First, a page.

Linear matrixassisted laser desorption/ionization timeofflight mass spectrometry (MALDIToF MS) has now revolutionized identification of bacteria, yeasts and molds in clinical microbiology [1]. The technology is simple, accurate, fast, and for large laboratories less expensive than conventional methods. Despite a lower resolution than other analyzers used in modern proteomics, linear ToF are preferred in microbiology because of a better sensitivity in the 220 kDa mass range, where proteins contain phylogenic information. Moreover, the lower cost of linear instruments favored a wider adoption by health institutions. In essence, identifications are performed in minutes by simply acquiring an experimental spectrum of the whole microorganism cells and comparing the resulting peak list with a database [2, 3]. In this context we propose a new method for peak extraction especially adapted to linear MALDIToF spectra. The usual approach for MALDI mass spectra processing generally consists of chaining several procedures. Most of the times we have a smoothing step, a baseline correction step and only then the final the peak extraction [4]. The main idea of our new method is to jointly perform these steps with the aim of reducing the potential unrecoverable artifacts introduced by a sequential processing. In the next sections we briefly present the three main steps of the usual approaches. We then describe our method and its detailed derivation.
Smoothing
A popular [5] smoothing technique in the spectrometry community is the use of SavitzkyGolay linear filters [6, 7]. These moving average filters perform a least squares fit of a small set of consecutive data points to a polynomial. The value of this fitted polynomial at the window central point is the filter output. One can also compute a smoothed derivative by using the derivative of the fitted polynomial to compute the central point value. This smoothed derivative can also be used by peak picking algorithms [4]. This method is versatile and efficient. However, its main drawbacks are that we have to manually choose the polynomial degree and the window length. Some studies to automatically choose the former [8] or later [9] exist but to the best of our knowledge they are not used as often as the original approach.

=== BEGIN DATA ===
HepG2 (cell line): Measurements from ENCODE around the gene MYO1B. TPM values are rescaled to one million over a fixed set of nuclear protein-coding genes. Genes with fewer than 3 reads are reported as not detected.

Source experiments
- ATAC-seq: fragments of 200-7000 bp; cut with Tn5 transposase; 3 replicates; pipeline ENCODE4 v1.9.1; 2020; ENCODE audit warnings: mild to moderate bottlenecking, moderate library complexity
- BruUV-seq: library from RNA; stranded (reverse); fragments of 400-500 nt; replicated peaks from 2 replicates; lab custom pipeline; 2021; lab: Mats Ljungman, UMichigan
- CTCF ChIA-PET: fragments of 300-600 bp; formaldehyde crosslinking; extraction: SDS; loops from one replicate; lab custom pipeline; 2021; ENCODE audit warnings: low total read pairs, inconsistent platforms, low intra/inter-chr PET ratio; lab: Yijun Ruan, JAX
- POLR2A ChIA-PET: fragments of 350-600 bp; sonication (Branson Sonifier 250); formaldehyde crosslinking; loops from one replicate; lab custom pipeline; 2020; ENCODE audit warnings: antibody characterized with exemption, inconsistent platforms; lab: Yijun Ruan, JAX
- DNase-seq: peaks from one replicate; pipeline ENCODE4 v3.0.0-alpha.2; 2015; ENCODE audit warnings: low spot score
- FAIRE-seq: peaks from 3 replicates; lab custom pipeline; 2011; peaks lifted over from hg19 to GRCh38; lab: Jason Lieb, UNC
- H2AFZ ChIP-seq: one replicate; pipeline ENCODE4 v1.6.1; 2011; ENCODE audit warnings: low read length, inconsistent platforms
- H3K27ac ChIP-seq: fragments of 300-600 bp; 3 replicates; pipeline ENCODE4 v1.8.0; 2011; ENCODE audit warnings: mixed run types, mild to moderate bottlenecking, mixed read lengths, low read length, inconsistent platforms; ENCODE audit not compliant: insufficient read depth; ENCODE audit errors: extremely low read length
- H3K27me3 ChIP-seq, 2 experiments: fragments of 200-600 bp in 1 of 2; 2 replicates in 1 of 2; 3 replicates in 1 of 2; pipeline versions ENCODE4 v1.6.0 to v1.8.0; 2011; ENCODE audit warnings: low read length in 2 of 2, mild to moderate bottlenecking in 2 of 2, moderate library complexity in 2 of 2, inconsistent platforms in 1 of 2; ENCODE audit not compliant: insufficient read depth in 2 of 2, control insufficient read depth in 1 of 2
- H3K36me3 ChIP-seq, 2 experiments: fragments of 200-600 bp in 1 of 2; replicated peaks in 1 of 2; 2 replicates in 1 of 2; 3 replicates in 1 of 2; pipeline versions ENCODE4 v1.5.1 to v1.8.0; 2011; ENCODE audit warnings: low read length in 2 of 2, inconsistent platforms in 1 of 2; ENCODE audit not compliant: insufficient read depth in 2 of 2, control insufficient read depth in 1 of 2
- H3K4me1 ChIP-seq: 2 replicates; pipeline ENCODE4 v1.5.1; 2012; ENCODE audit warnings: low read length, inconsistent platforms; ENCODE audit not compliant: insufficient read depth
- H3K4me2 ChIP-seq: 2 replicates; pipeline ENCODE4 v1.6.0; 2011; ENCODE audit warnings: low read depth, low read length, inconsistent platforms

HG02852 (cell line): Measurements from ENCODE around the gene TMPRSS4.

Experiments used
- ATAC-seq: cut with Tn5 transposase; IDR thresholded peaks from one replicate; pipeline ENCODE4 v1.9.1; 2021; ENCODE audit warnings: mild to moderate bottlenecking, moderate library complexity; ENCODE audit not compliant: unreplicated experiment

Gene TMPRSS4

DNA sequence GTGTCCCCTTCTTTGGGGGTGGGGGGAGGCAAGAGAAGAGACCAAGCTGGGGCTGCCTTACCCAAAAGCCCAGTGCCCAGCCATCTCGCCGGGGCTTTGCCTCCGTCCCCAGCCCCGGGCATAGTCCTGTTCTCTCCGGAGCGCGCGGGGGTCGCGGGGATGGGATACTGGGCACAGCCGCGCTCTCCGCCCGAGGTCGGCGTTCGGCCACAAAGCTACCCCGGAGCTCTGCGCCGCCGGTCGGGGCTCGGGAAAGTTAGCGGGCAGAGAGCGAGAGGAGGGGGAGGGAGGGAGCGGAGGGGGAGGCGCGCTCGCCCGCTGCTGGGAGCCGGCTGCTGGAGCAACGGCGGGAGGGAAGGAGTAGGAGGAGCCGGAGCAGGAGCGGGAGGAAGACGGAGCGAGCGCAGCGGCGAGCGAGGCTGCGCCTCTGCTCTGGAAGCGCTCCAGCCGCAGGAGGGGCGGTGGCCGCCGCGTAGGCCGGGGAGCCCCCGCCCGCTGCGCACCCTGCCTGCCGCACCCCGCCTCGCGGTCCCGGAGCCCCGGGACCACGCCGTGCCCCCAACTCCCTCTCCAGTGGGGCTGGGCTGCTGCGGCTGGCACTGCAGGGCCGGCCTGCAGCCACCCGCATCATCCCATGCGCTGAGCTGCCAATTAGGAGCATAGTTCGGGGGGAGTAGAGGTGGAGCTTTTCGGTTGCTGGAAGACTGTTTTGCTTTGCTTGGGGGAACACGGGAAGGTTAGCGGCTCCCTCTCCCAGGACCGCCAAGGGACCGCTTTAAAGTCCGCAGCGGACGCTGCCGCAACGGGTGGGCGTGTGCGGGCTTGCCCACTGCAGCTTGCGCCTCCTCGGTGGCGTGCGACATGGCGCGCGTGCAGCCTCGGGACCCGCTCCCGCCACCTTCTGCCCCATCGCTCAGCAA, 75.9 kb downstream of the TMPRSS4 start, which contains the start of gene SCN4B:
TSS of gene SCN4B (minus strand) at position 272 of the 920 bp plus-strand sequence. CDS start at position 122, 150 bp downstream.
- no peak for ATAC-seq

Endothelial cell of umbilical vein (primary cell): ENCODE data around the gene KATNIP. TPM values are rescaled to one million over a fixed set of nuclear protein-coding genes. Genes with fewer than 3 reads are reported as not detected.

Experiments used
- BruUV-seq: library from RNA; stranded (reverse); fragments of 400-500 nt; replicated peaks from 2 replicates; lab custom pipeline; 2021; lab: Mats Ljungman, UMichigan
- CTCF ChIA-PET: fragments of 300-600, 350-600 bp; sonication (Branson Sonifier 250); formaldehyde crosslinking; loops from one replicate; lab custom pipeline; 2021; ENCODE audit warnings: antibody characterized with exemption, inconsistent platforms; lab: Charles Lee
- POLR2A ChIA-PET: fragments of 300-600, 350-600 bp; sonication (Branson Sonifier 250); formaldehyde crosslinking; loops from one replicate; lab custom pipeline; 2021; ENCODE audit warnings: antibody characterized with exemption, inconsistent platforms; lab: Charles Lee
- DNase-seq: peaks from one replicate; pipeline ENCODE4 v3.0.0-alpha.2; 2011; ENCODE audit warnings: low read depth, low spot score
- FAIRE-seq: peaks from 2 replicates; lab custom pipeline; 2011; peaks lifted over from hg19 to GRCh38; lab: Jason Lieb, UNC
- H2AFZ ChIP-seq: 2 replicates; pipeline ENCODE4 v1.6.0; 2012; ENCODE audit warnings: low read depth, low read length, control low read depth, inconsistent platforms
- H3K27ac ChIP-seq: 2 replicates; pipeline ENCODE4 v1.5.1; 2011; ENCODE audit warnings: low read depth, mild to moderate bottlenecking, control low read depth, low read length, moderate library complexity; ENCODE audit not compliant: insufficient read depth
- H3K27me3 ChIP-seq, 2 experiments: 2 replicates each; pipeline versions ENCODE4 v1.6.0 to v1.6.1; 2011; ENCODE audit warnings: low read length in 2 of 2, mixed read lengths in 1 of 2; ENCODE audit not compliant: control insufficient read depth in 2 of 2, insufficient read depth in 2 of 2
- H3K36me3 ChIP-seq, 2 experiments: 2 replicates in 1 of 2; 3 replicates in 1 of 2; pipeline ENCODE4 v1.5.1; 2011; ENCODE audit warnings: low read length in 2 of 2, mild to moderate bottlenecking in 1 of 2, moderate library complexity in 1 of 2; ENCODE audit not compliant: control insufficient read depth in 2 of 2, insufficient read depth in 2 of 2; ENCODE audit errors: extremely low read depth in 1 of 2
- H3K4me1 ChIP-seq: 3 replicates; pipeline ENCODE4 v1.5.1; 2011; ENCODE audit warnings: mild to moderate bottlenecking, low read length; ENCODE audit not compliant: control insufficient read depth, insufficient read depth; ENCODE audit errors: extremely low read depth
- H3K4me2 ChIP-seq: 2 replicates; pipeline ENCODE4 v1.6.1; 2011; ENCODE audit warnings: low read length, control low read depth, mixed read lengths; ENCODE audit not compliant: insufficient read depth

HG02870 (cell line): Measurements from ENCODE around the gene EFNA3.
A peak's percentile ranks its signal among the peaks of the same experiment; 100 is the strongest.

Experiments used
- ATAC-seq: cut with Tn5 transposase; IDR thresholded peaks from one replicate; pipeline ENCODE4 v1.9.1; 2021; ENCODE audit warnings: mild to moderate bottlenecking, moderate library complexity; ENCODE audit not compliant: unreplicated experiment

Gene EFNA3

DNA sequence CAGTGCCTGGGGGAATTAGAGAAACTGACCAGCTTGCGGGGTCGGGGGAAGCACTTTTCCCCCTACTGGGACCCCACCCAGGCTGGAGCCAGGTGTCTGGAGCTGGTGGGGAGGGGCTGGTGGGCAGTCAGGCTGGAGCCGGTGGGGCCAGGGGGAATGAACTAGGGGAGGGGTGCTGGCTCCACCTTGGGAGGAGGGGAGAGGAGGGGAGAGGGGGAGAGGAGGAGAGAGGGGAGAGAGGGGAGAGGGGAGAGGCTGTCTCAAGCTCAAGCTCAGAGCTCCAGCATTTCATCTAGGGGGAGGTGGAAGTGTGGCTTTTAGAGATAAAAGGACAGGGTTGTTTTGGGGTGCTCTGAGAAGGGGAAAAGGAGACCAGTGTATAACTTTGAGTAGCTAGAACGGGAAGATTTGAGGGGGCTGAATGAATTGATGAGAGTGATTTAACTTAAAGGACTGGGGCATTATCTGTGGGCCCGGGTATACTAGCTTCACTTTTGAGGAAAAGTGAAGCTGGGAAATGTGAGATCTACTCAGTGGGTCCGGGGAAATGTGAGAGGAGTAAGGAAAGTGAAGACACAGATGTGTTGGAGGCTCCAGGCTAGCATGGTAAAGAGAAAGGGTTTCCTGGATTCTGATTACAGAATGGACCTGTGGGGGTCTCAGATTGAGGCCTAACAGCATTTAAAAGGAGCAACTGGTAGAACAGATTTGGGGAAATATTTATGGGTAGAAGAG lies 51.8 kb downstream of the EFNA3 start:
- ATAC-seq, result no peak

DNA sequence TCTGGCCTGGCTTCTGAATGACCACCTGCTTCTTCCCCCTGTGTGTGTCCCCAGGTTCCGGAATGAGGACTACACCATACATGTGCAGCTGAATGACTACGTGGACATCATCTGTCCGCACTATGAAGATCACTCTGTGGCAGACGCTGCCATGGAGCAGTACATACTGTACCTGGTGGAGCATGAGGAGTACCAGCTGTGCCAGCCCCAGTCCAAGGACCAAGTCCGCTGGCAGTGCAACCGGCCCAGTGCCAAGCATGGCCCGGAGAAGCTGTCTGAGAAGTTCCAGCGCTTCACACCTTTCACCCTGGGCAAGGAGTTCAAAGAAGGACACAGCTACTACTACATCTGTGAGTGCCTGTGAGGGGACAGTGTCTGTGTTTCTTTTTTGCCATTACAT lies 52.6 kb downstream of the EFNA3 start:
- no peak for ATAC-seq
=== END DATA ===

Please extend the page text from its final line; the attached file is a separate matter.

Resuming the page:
A more recent approach to smooth spectra is the use the wavelet transform. The Undecimated Wavelet Transform (UDWT) [10, 11] is generally preferred to the Discrete Wavelet Transform (DWT) as it produces less artifacts after coefficient thresholding. The UDWT is equivalent to an averaged DWT computed for all integer shifts of the signal and is thus a redundant and shift invariant transform. In applications it has been reported to yield better qualitative denoising [12].
Baseline correction
Baseline correction is a difficult problem that potentially also introduces artifacts [13]. There are at least two kinds of approaches for baseline correction. One category of methods is close to mathematical morphology. In these methods a lower envelope of the spectrum [14, 15] is computed. Methods of this category generally need a smoothed signal (see “Smoothing” section). The other category contains methods using an asymmetric loss function to fit spectrum baseline without being biased by peaks [16, 17]. Finally some other methods mix the two previous approaches [18].